From foie gras noodles and liquid olives to air baguettes and mimetic peanuts, much of what elBulli chef Ferran Adria and his team created across their nearly 2,000 dishes defies transcription.
Two years after closing the beachside Spanish restaurant—repeatedly lauded as the world's best by those lucky enough to have dined there—Adria says he is now focused on preserving its legacy for future generations.
Widely regarded as the world's best chef and credited with having changed culinary history by reworking familiar ingredients into unfamiliar dining experiences, Adria, 50, is now turning his attention to cyberspace.
He plans to impose a sense of chronology to food online with his "La Bullipedia" project, a curated database into which he aims to incorporate every piece of gastronomic knowledge available. Like his culinary creations, it is highly ambitious.
"The thing about the Internet is that it's not in order," he said in an interview in Hong Kong.
"We don't have an order of what has existed in cuisine. Today you search for "white asparagus" and in English you have something like 1.5 million websites. Imagine how many you get in all languages."
Adria was in Hong Kong last week to oversee a Sotheby's auction of wines from elBulli, while a bid of nearly $30,000 won the chance to dine with him in his hometown of Barcelona. "I'll probably take them to the football as well," he joked beforehand. Another auction will take place in New York towards the end of the month.
Proceeds will go to the elBulli Foundation, the chef's new non-profit research foundation, which is set to launch next year and is aimed at further developing his trailblazing approach to cooking. At the centre of it, he says, is the La Bullipedia project, which has been backed by Telefonica Digital and is scheduled to go live in 2015.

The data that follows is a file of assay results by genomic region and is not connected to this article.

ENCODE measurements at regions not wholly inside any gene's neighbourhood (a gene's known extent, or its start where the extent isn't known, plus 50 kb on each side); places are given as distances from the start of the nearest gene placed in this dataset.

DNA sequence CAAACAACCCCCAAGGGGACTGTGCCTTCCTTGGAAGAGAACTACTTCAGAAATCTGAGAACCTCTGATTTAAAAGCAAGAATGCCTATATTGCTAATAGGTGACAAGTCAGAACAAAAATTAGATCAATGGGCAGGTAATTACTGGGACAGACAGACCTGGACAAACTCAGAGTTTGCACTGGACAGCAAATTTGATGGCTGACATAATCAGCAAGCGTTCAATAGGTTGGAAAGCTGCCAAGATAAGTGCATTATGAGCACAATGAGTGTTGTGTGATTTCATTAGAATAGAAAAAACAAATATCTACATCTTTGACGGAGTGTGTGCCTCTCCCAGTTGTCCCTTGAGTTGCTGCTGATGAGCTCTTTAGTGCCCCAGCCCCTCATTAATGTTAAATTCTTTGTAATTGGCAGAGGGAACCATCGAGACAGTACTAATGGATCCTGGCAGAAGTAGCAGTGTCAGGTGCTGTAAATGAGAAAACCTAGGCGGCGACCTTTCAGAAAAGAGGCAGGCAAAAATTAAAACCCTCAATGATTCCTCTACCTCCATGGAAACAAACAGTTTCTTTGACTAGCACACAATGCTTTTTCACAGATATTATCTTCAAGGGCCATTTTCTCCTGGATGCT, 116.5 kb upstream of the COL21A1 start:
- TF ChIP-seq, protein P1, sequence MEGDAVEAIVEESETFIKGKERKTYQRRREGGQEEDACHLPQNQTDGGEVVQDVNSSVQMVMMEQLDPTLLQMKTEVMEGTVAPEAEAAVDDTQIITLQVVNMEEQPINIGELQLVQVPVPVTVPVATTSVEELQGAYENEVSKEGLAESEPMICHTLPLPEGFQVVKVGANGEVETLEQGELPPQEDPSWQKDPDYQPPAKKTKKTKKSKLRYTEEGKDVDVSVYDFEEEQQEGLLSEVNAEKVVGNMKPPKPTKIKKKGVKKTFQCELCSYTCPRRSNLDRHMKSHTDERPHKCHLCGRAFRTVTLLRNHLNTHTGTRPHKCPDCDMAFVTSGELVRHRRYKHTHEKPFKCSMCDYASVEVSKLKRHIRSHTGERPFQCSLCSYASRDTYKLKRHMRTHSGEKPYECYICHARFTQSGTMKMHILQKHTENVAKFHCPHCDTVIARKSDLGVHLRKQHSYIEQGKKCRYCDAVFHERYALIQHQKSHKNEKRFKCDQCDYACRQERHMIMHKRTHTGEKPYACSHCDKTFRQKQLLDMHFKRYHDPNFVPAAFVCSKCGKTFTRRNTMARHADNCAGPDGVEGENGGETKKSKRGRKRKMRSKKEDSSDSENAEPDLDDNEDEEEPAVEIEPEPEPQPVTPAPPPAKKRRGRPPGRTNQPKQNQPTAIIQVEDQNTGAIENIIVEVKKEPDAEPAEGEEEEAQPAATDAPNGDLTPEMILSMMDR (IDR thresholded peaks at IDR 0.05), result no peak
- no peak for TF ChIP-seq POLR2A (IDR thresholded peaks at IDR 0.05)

"We are taking fundamental aspects of digital technology such as algorithms and data and applying it to food," he wrote on the BBC website last year.
"We are putting the combined knowledge of elBulli online where people can adapt and modify it, and draw inspiration from some of the most innovative recipes ever created," he wrote.
"It's a tool that gives information and knowledge. Then the cook puts in the soul," Adria told AFP.
"Take the chocolate tart as an example," he said.
"What are the best examples of chocolate tarts that led to the tart's evolution? To create a new concept you have to have the information. Because if you don't have that information, that's when you end up copying."
Adria, who joined the kitchen staff of elBulli in 1984, rocked the world of gastronomy by using science to "deconstruct" and rebuild food into new textures, contexts and experiences.
The Michelin three-star elBulli was open for only six months of the year. It had one daily dinner seating offering a degustation menu of some 40 small dishes at around 250 euros ($320) per head.
Each year about 8,000 diners were selected from a lottery system subscribed to by more than a million.
Britain's Restaurant magazine ranked elBulli number one on its list of the world's top 50 restaurants a record five times—in 2002 when the list was first published and between 2006 and 2009.
"The legacy of elBulli was a way of understanding life," Adria told AFP. "Chefs move around so often that it will be easy to transmit this legacy around the world. They are mentors to other chefs, those chefs to others and so on."
Indeed—part of Adria's Hong Kong visit was also to lend his support to his protege Alain Devahive Tolosa, who spent a decade in the elBulli kitchen and also worked in its food research laboratory. Tolosa has brought his Catalunya restaurant to the city after opening in Singapore last year.
"I'm very happy to see that Spanish cuisine is getting the recognition it deserves in Asia. Tapas cuisine is very similar to Chinese cuisine, it is made to share," Adria said.
Innovation, he says, will remain at the heart of everything he does, but it will be increasingly assisted by the power of digital technology.
"The world is changing super-fast, all concepts are changing. Thanks to the Internet, systems like the Michelin star will have changed completely in ten years," he said.
Food blogs—which have come to dominate Asia's gastronomical discourse in particular, turning diners on to new foods and giving small eateries valuable exposure—have helped fuel a democratisation of food reviews, he said.
"Bloggers are just as important as Michelin stars, especially locally. If I (one day brought a restaurant) to Hong Kong, I'd feel more confident if I had two good reviews by bloggers than a good write-up in a guide," he said.
"But at the end of the day, everyone has to try to do things well. If you perform well there can be no problem."
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